Sunday, October 14, 2012

Cities Clash in Battle to Land Conventions

Weak Economy Heightens Competition; Venues Splash Out Sweeteners, Freebies

Wall Street Journal

The AABB, a medical-industry association focused on blood transfusion and 
cell therapy, holds an expo in Boston earlier this month.
BOSTON—Rivalry between cities isn't limited to sports teams.
Across the country, cities are duking it out like never before over conventions, vying to host everyone from the Barbershop Harmony Society to the American Academy of Cosmetic Dentistry.
Convention-center officials in Boston say they were on track recently to snag a green-building trade show when they got muscled out by Atlanta.
Atlanta lured the group for its 2019 show by offering free rent at its Georgia World Congress Center, said James Rooney, executive director of the Massachusetts Convention Center Authority. He estimated comparable space in Boston would have rented for about $500,000. "At the last minute, they swooped in," Mr. Rooney said.
Georgia's capital city won because it "presented the best value proposition," said Mark Vaughan, chief sales officer for the Atlanta Convention & Visitors Bureau. He added that he was surprised by Mr. Rooney's comments but declined to comment about sweeteners offered to the group, U.S. Green Build, which also is mum on the details. The Georgia World Congress Center also declined to comment.
The nation's slow-growing economy has hurt attendance. With budgets tight, companies and associations aren't holding as many conventions or sending as many employees or members to them. And a glut of convention space has sharpened the competition among cities.
"If you get one of these events, you're talking about $20 to $30 million in spending in the local economy," Boston's Mr. Rooney says.
Between 2000 and 2011, convention-center exhibit-hall space expanded by 35% nationally while attendance fell 1.7% in the same time, said Heywood Sanders, a professor of public administration at the University of Texas at San Antonio, and an expert on convention centers. Attendance is down 5% since 2007.
Douglas L. Ducate, president and chief executive of the Dallas-based Center for Exhibition Industry Research, has been in the business since 1968. "It's more competitive today than at any time in my career," he says.
Groups such as CEIR predict moderate growth over the next several years. But the European economic turmoil has hurt many U.S. exporting firms that often hold trade shows and conventions. And industries such as home-building, that traditionally host many shows, are still struggling.
City convention bureaus are undercutting each other with offers of freebies and incentives, such as free banners, breaks on rent and donations to a trade organization's charity. "It's been going on for years, but not at the magnitude that it is today," said Mr. Vaughan in Atlanta.
Some convention centers have added casinos or theaters. In Nevada, the Reno-Sparks Convention and & Visitors Authority is aiming to lure bowling conventions with its sprawling bowling alley only open to convention-goers. "We have the Taj Mahal of bowling," said Christopher Baum, the authority's president.
Mr. Ducate said conventions as a modern industry arose in the 1960s as highways and jet travel made multi-day gatherings economically feasible. The business model that evolved was to build large convention centers as loss leaders, paid for by local government bonds, which thenwere paid off primarily by hotel-occupancy taxes, Mr. Ducate said. The notion was that conventions would generate enough local business to eventually pay for themselves.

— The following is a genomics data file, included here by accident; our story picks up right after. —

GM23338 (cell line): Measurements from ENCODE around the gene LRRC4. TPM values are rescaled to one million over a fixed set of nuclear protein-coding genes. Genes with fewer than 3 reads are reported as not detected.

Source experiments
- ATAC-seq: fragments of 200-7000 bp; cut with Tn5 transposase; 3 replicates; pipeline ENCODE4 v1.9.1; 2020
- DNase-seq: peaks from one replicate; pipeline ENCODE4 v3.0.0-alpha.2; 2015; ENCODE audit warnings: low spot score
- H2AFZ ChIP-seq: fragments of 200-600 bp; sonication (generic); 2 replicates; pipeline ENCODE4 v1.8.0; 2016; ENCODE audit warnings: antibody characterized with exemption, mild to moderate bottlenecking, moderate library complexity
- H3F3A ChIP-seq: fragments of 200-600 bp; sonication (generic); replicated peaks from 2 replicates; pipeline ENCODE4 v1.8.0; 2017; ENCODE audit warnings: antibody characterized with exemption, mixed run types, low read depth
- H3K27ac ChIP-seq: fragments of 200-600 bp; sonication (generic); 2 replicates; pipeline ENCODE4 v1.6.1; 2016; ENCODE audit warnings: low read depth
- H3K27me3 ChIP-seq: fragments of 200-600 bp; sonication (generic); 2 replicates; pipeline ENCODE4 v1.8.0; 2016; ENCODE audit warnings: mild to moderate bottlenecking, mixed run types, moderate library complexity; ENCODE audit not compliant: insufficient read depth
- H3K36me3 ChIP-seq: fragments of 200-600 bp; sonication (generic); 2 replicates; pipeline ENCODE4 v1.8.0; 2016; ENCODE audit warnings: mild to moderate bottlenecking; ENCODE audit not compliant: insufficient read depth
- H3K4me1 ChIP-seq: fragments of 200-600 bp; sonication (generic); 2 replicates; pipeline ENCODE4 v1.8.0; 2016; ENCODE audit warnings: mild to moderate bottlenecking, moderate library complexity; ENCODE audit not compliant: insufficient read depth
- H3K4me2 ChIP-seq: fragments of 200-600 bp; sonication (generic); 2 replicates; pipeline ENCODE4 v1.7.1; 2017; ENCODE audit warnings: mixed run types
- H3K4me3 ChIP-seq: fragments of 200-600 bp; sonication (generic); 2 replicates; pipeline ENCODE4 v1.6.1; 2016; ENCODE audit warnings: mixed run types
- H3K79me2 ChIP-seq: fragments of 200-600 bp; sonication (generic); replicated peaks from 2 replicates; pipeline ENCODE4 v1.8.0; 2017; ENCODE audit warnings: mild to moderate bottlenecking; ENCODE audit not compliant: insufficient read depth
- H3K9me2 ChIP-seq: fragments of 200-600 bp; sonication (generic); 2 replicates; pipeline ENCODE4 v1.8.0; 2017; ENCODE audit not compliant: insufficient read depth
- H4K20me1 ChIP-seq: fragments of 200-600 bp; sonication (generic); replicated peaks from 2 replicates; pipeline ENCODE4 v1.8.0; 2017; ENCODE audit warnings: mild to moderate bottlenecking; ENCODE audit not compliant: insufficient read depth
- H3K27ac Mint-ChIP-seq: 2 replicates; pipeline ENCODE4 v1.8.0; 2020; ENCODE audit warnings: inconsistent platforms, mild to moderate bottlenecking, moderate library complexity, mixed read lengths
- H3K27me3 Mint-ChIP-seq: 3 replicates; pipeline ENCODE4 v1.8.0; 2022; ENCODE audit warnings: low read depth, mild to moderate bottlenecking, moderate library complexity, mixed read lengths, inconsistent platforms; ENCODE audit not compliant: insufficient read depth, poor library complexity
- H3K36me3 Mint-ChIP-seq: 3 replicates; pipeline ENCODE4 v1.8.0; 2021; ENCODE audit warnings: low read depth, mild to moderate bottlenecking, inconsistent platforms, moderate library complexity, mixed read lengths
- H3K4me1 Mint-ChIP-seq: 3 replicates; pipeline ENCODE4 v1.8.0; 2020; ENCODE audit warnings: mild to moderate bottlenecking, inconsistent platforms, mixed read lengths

Deborah Sexton is president and CEO of the Chicago-based Professional Convention Management Association, an organization of about 6,300 meeting planners and convention and facility managers. "Many cities take this business for granted because it's been coming for years," she said. "It's only when you lose it that you realize its importance."
Business and leisure travel nationally has rebounded since the recession, but travel for conventions, trade shows and similar events, hasn't come back as strongly, said R. Mark Woodworth, president of a hotel market-research company and a member of the board of the Atlanta Convention & Visitors Bureau.
"In the past, where you might have two or three cities [bidding in] any given year, we're now up to four to six cities wanting to bid. It shows you the cities are hungry," said Dick Holmes, convention director for the American Legion. The group recently picked the Kentucky International Convention Center for its 2017 annual gathering after convention officials in Louisville offered free rent and free office space—and agreed to pay all costs for the organization's annual patriotic parade.
Louisville convention center officials declined to say what they gave the group, but Mr. Holmes estimates the perks add up to more than $300,000 in value. In return, he said, the city gets thousands of "guys and gals" who stay in hotels, dine out, take tours and "might have an adult beverage or two."
Mr. Sanders, the University of Texas professor, predicts the glut of convention space will only get worse, because a number of cities continue to push expansions. He blames cities' hired consultants, who he said predict "all these people are going to come and do wonderful things to your economy."
"But the problem is they aren't coming anymore, because there are lots of other convention centers ... that desperately want that business," he said. "So Atlanta steals from Boston, Orlando steals from Chicago and Las Vegas steals from everywhere."
Write to Jennifer Levitz at and Cameron McWhirter

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